OLD MARK WALLIS, the compositor, was in a colloquial mood. Yes, –he said– I was on The Tribune in the 60s. Greeley’s handwriting was poor, but much of its reputation sprung from the horror inspired in surveying it enmasse, rather than taking it in detail. Mostly, it was set by one hoary-headed old compositor named Larkway, who smoked a cob pipe with the corn still on it. His ability to decipher Greeley’s copy inspired him to brag so of his accomplishment, that everyone longed to see him humbled.
One day the devil left the proof press ink roller on the floor. Two young roosters, sent to Greeley by an admirer, walked over it and thence across a piece of white paper. When the foreman saw it, a green light burst upon him. Yep, he had them roosters walk all over some of Mr. Greeley’s personal copy paper, re-inking their feet occasionally. Then he scrawled across the top, “The Plain Duty of Congress – brevier, double lead” and hung it on Larkway’s hook.
Well sir, when he of the agricultural pipe came in, he glanced at the title, grunted, and slamming down on his upper case, he planted a handful of leads on the bottom of it. Starting a conflagration in his pipe, he picked up his stick. With every man in the place holding his sides and watching, he began to set it. But those guffaws never came, for by George! Old Larkway set every bit of it – except for one word which stumped him. Undaunted he marched straight into Greeley’s office and asked for help. The boss sized up the situation immediately. Squinting at the copy, he promptly said ‘Unconstitutional.’ What’s the matter with you, can’t you read, sir? – Adapted from a story by Hayden Carruth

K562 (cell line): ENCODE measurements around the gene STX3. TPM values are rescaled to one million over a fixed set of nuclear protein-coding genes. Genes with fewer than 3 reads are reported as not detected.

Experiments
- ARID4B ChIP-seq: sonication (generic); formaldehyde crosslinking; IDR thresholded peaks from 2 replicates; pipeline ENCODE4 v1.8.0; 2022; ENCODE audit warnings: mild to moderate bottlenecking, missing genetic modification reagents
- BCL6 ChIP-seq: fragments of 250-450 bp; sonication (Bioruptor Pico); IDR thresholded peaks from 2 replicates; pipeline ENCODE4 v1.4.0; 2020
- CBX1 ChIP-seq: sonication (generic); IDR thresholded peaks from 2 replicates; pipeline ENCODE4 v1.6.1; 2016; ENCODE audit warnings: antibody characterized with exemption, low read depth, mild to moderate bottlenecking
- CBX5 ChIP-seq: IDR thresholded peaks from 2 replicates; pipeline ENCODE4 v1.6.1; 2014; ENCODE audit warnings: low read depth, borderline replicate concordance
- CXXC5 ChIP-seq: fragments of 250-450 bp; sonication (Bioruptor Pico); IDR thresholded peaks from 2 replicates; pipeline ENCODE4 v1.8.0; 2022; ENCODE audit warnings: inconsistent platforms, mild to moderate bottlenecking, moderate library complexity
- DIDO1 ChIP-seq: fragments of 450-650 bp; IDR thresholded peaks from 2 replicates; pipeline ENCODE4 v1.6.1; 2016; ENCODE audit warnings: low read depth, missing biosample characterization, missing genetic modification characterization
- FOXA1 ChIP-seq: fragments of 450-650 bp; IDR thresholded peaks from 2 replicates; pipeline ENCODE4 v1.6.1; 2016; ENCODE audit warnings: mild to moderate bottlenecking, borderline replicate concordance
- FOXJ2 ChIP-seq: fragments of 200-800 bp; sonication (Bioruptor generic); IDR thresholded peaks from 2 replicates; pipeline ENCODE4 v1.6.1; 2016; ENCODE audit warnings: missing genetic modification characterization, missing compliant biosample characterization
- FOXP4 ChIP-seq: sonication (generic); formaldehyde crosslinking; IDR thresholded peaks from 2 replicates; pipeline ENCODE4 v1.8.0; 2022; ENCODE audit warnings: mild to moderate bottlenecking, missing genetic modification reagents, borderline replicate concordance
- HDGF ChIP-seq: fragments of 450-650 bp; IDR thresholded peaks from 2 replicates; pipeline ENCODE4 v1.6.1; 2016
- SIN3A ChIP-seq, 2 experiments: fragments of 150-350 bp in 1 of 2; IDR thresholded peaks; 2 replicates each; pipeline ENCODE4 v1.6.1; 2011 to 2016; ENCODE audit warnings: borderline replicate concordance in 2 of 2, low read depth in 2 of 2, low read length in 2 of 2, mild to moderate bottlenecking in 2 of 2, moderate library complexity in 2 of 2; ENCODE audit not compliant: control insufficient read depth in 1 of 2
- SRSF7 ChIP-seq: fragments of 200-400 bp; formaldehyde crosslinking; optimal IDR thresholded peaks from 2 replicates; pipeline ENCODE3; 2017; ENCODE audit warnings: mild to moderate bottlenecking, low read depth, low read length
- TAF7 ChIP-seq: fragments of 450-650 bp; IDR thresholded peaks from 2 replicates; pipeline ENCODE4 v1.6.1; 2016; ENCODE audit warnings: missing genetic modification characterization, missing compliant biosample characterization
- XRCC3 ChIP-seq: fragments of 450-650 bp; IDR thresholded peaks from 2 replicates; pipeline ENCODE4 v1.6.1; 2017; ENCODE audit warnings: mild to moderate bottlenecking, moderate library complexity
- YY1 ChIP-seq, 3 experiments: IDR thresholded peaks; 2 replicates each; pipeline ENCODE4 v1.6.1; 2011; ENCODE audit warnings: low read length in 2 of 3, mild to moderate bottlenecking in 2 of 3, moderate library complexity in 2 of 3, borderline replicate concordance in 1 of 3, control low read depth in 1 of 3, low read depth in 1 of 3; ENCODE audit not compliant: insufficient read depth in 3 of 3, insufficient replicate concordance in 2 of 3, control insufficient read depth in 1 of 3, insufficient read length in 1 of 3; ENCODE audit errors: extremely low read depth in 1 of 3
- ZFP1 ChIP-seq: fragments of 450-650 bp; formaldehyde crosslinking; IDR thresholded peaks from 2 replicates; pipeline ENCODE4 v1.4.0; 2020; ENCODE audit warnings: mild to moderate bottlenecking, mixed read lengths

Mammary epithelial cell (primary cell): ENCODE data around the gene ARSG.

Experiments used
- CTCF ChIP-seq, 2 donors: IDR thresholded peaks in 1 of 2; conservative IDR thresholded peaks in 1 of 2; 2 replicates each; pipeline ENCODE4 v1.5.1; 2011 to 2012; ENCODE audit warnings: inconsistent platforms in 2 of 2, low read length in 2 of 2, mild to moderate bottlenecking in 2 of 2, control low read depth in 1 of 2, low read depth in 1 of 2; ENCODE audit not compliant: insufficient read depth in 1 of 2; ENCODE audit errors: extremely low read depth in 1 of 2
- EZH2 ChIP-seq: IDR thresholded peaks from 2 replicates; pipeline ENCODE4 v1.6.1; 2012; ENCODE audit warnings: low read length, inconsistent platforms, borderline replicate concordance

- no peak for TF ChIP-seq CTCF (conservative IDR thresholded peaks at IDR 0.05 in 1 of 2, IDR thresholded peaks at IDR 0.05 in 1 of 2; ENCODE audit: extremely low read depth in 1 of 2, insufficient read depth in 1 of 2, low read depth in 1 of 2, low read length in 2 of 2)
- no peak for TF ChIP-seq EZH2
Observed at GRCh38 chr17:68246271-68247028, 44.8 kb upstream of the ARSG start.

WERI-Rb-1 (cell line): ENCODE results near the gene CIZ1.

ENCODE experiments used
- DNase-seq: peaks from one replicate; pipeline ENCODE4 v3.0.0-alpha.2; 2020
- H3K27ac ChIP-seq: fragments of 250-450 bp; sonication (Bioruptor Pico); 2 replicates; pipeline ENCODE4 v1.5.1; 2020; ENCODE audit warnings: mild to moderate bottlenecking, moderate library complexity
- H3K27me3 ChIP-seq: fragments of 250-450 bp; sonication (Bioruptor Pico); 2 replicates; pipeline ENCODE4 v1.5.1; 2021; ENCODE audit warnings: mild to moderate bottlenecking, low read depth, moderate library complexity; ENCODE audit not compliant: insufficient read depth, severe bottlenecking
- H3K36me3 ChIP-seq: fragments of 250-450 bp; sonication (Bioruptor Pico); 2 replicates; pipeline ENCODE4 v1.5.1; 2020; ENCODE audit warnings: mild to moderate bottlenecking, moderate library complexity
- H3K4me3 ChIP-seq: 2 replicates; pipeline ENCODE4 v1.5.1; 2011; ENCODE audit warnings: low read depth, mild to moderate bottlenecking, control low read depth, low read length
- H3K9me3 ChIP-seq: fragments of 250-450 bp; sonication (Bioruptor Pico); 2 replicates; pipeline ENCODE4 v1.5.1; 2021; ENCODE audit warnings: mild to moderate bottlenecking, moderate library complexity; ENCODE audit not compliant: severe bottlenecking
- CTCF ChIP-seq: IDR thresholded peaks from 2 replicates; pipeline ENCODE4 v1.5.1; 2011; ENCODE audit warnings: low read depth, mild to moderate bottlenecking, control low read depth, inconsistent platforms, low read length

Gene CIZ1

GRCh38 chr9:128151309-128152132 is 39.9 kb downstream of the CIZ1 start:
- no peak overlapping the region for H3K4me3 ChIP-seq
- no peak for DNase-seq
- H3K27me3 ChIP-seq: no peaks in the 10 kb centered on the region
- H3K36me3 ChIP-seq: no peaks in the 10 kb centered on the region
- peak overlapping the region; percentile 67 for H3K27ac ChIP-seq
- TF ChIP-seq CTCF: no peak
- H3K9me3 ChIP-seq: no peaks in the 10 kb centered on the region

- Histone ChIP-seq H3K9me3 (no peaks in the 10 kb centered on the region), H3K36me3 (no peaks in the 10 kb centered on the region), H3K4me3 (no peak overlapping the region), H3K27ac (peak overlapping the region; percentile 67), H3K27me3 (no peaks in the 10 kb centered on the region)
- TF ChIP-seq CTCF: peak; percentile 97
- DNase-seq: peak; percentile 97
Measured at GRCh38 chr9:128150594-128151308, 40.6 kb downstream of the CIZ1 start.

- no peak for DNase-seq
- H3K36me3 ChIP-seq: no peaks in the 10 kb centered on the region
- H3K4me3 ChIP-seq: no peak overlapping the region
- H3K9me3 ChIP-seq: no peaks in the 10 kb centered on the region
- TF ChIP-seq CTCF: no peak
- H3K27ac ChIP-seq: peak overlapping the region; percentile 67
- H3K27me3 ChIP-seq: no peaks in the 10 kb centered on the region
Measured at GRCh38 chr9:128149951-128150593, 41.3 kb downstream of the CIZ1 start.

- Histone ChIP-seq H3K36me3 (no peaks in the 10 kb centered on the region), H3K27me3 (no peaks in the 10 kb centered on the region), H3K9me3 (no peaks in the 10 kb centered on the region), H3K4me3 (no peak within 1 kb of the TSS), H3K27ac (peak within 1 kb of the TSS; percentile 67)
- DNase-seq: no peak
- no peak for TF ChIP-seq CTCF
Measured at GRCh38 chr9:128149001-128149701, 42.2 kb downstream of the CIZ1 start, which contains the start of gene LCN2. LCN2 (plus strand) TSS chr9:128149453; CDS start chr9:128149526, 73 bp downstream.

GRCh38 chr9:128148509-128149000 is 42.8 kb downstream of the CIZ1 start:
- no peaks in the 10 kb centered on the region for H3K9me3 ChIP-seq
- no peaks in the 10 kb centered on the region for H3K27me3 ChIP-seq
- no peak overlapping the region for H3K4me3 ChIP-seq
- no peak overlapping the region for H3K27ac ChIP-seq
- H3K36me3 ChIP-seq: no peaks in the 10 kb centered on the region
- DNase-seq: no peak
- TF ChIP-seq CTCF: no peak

News & Views
FROM THE Burrow OF THE vp: In the past our distinguished leaders have operated from offices –their stationery always is thusly emblazoned: From the office of… – we’ve fondly pictured as richly paneled in mellow mahogany, carpeted with triple pile Persian rugs, & scented just so for His Honor’s air-conditioned comfort, as he leans back in his cushioned swivel chair dictating: “My Deah Mr. J. Ed, suh,…”
Comes then a shock, as the rank and file discovers from whence this vp operates. We hesitate, but truth must prevail, so, this reaches you from deep within the bowels of the earth, where we’ve improvised a desk from an orange crate and a matching chair from a nail keg. Due south of this ensemble is the composing stand and California cases, while 10 degrees SSE, the ancient 10 x 15 languishes upon its couch of cobwebs. Just above – on the meridian is the term – hangs a peculiar, horseshoe-shaped, cast iron pipe that issues gulping, gurgling sounds upon occasion. Quaint old furnishings abound in this subterranean chamber, imparting an aura which will, undoubtedly, colour future communiques from your humble & faithful vp,
J. Ed. Newman
BY THE ASSISTANCE of the Most High, this Web was printed and perfected in the year of the Incarnation 1967, not by means of pen or pencil, or stencil plate, but the admirable proportion, harmony, and connection of the punches and matrices; wherefore to thee, Divine Father, Son and Holy Ghost, triune and only God praise be given. From Gutenberg’s Catholicon, Mainz 1460
A four page flapdoodle flimsy by J. Ed. Newman
Roanoke, Virginia 24014